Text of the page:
The Dervish House, on the other hand, is set in Istanbul, far from its author’s stomping ground and yet it is intelligently conceived, brilliantly described where Vasilevousa Polis (the queen of cities) – Istanbul is as much a character as are the six others whose intertwining stories form the central thread of what I suppose is essentially a thriller. Most of these characters live or work at a converted 17th century tekye or dervish house – a building where a Sufi brotherhood would have once gathered. The year is 2027 and Turkey has just joined the European Union.
Can Durukan is a precocious nine year old who has a heart condition and must wear ear plugs to protect him from all noise. Can explores the world outside his house with bitbots – nanotechnology rules the roost. His neighbour Georgios Ferentinou, a retired economics professor, comes from an ancient dying community – the Greeks of Istanbul. He passes his time by running a sort of futures market for terrorist attacks. The dervish house also contains a shop that deals in religious antiquities, run by Ayşe Erkoç, an erudite and independent woman who seems the antithesis of her husband, Adnan Sarioğlu, a commodities trader who makes millions from dodgy deals in natural gas. Leyla Gültaşli is an unemployed marketing graduate who lives in one of the flats at the dervish house. Her family gets her job convincing venture capitalists to invest in a company experimenting on using DNA in the human body to store information and turning the body into a computer. Finally, Necdet Hasguler is a part of a religious order who’ve reoccupied the tekye. The book, in fact, begins with Necdet who the narrative zooms into; from far above the Bosporus, we plunge into a tram on which Necdet witnesses a suicide bomber trigger a bomb whose only consequence is the decapitation of her own head. Immediately after, Necdet begins to see visions of jinn.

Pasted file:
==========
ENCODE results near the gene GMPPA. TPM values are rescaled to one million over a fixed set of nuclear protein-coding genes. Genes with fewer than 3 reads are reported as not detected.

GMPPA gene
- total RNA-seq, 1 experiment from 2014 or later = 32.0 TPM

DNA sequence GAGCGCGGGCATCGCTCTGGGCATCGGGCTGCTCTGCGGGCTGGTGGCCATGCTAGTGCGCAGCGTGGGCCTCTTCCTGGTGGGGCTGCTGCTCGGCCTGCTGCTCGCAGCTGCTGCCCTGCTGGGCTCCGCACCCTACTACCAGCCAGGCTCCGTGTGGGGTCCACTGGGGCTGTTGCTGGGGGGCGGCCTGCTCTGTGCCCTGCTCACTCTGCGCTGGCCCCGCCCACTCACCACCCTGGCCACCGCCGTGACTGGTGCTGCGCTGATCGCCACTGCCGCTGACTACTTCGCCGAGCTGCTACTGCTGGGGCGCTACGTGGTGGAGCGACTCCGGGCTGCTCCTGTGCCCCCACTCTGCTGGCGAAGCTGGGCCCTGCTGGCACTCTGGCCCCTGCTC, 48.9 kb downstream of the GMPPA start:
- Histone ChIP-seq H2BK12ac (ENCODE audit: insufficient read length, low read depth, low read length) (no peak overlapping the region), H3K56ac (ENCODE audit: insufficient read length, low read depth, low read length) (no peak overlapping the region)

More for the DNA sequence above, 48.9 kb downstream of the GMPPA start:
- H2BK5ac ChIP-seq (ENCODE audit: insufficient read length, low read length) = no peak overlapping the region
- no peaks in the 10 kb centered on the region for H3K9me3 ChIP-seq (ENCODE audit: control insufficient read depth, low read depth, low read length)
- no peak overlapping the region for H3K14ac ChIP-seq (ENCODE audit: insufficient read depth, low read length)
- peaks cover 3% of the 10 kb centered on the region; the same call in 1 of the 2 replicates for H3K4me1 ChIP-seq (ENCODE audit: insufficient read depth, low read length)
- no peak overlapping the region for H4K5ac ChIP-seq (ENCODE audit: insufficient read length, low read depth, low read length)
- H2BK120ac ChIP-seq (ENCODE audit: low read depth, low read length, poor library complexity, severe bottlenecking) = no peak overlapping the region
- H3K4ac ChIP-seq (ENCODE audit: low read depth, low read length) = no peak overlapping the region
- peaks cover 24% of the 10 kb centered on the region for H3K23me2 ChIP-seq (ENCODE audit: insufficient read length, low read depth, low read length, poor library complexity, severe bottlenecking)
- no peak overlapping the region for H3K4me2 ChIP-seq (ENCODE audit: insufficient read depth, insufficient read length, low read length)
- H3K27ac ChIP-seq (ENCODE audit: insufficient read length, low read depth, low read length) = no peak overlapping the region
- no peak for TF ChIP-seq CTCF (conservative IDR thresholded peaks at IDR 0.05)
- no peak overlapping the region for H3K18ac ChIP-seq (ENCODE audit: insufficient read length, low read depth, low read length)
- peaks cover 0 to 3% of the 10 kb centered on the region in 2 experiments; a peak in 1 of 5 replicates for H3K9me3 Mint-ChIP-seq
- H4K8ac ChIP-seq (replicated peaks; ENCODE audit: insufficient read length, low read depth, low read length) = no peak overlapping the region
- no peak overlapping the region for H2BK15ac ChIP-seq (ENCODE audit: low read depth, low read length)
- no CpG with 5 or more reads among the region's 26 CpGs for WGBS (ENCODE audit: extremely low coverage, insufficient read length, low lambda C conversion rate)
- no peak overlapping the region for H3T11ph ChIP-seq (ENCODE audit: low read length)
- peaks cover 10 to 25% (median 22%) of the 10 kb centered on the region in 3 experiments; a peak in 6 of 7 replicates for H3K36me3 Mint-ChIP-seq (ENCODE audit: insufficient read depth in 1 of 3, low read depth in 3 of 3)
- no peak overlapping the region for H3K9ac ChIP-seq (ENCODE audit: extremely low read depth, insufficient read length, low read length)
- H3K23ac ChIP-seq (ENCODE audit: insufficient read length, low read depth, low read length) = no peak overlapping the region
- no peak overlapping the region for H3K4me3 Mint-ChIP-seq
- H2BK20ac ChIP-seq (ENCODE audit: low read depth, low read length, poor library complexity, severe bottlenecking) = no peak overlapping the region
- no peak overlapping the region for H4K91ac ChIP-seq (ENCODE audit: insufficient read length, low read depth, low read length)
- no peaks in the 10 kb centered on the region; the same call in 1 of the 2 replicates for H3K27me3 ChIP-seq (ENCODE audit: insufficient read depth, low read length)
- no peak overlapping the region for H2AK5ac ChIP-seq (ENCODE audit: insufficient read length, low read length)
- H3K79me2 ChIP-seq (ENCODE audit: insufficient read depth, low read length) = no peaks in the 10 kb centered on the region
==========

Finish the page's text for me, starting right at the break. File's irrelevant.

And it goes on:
There are many parallel but interconnected stories in the Dervish House. One that really stands out for its novelty value is the quest an eccentric client sends Ayşe on – the discovery of a mellified man – a cadaver which is preserved in acoffin filled with honey which then apparently has significant medicinal value. McDonald has picked this up from a reference in a medieval Chinese manuscript about a curative practice in Arabia. This was the only weak element in the book. I particularly found the manner in which the quest was resolved very Dan Brownish. Nonetheless, The Dervish House is a great example of how wonderfully creative and gifted its author is. What I really appreciate about McDonald is he seems to want to give his readers something that’s original, intelligent and yet completely fun. The Dervish House is in fact the third in an unconnected trilogy, all set in the developing world of today, only in the future. I’ve read and loved the first – River of Gods and I’ve just started the second – Brasyl.